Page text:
Rao Bahadur B. Venkateshachar
Introduction to Mahabharata Tatparya Nirnaya
The Mahabharata Tatparyanirnaya occupies a high place among the works of Sri Madhwacharya, in fact the Acharya himself is inclined to give it the highest place. The work consists of 32 chapters and is in a large measure concerned with relating the incidents of the Mahabharata so as to bring out the religious and philosophical import of the great epic. The three chapters at the beginning are of an introductory character. In the first, a rapid and yet comprehensive survey of the entire Brahmanical religious literature of India including the Bramhasutras of Badrayana is made, and the fundamentals of Dvaita philosophy are established. In the second chapter, what has been established in the first is shown to be borne out by the teachings of the Mahabharata. This is done by quoting significant passages from the epic and commenting on them wherever necessary. According to Sri Madhva the Mahabharata contains the essence of all Indian religious literature and as an authority occupies the highest place. It is for this reason that he lays particular emphasis on what the epic teaches concerning the nature of the Supreme Being and the relation of the animate and inanimate world to the great Being. In the third chapter an account of the creation of the world and the order in which the Devas emerge from Sree Hari at the time of creation are given. The story of the Ramayana is related in the next six chapters. The Avathar of Sree Vyasa(Badrayana) forms the subject matter of the tenth chapter.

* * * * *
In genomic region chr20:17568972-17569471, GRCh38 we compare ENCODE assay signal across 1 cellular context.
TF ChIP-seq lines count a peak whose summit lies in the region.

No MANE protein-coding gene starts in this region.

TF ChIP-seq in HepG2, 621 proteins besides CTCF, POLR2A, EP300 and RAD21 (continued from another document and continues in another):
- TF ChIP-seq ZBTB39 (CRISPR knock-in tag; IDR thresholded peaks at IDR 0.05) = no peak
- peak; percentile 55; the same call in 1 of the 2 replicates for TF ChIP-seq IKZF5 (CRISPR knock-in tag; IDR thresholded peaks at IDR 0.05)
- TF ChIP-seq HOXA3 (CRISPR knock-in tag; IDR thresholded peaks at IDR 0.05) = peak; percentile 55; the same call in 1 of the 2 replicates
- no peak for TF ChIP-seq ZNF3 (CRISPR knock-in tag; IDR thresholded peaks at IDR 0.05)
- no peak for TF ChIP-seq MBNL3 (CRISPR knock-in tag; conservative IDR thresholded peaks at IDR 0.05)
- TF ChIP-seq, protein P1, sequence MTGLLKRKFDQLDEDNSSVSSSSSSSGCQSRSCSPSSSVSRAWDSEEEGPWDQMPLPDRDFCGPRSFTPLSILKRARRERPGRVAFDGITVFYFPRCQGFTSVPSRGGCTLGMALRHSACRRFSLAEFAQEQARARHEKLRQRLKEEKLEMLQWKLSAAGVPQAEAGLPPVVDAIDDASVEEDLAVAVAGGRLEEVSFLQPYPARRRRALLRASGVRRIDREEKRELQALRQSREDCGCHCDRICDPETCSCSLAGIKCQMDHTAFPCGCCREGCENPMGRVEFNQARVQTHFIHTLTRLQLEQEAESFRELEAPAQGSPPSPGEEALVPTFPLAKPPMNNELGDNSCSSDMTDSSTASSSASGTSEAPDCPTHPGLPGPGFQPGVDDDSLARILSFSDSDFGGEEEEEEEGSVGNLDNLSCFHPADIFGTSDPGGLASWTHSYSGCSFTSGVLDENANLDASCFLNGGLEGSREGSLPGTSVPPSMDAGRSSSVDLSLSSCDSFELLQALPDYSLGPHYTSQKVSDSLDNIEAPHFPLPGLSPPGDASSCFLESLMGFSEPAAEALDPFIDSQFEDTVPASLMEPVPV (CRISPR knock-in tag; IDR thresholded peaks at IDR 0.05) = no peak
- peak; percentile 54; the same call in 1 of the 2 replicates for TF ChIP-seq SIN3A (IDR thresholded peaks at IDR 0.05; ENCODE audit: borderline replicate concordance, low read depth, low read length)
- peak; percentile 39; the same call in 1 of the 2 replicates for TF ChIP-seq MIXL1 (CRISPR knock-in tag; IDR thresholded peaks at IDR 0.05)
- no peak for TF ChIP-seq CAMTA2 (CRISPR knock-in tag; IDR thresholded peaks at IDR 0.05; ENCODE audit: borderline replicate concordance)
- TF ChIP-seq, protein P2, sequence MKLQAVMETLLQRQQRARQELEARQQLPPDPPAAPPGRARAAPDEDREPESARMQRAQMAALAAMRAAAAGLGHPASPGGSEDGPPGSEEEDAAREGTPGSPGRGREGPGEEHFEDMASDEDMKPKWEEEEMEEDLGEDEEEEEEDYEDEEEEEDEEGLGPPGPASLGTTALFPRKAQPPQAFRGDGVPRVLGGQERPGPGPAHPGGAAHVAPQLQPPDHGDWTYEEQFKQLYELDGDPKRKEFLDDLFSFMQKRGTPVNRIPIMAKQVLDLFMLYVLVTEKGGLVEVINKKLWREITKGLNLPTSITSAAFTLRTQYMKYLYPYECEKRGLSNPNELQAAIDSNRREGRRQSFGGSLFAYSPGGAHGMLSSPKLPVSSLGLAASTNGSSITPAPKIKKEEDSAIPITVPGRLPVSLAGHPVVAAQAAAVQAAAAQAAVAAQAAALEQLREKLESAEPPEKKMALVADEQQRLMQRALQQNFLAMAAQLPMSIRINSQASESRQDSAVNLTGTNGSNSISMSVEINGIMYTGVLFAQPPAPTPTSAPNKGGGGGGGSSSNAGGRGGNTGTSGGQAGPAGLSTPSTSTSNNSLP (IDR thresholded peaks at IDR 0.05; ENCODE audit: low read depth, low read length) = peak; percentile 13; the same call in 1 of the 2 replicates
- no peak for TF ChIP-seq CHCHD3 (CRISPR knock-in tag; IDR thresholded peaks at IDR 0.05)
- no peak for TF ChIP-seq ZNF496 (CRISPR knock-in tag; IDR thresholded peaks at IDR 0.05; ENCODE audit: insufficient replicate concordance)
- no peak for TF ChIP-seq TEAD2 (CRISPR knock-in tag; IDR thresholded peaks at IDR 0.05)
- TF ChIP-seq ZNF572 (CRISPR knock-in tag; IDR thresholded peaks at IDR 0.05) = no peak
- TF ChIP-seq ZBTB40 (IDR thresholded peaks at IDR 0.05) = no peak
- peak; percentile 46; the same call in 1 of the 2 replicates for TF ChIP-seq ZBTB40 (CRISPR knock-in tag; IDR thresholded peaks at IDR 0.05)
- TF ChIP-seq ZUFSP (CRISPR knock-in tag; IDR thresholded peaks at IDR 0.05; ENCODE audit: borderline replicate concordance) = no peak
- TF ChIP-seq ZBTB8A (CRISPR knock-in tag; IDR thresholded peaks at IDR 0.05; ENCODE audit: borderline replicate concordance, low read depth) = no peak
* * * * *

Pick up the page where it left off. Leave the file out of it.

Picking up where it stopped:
In relating the story of the Mahabharata to which the rest of the work is
devoted, the incidents described in the Harivamsa and Bhagvatha are dexterously woven into the fabric of the narrative. Throughout the work one of the main objects of the Acharya has been to reconcile the apparent inconsistencies and contradictions which are found in these three great works. How convincingly the reconciliation has been effected, a careful student of the work cannot fail to recognize.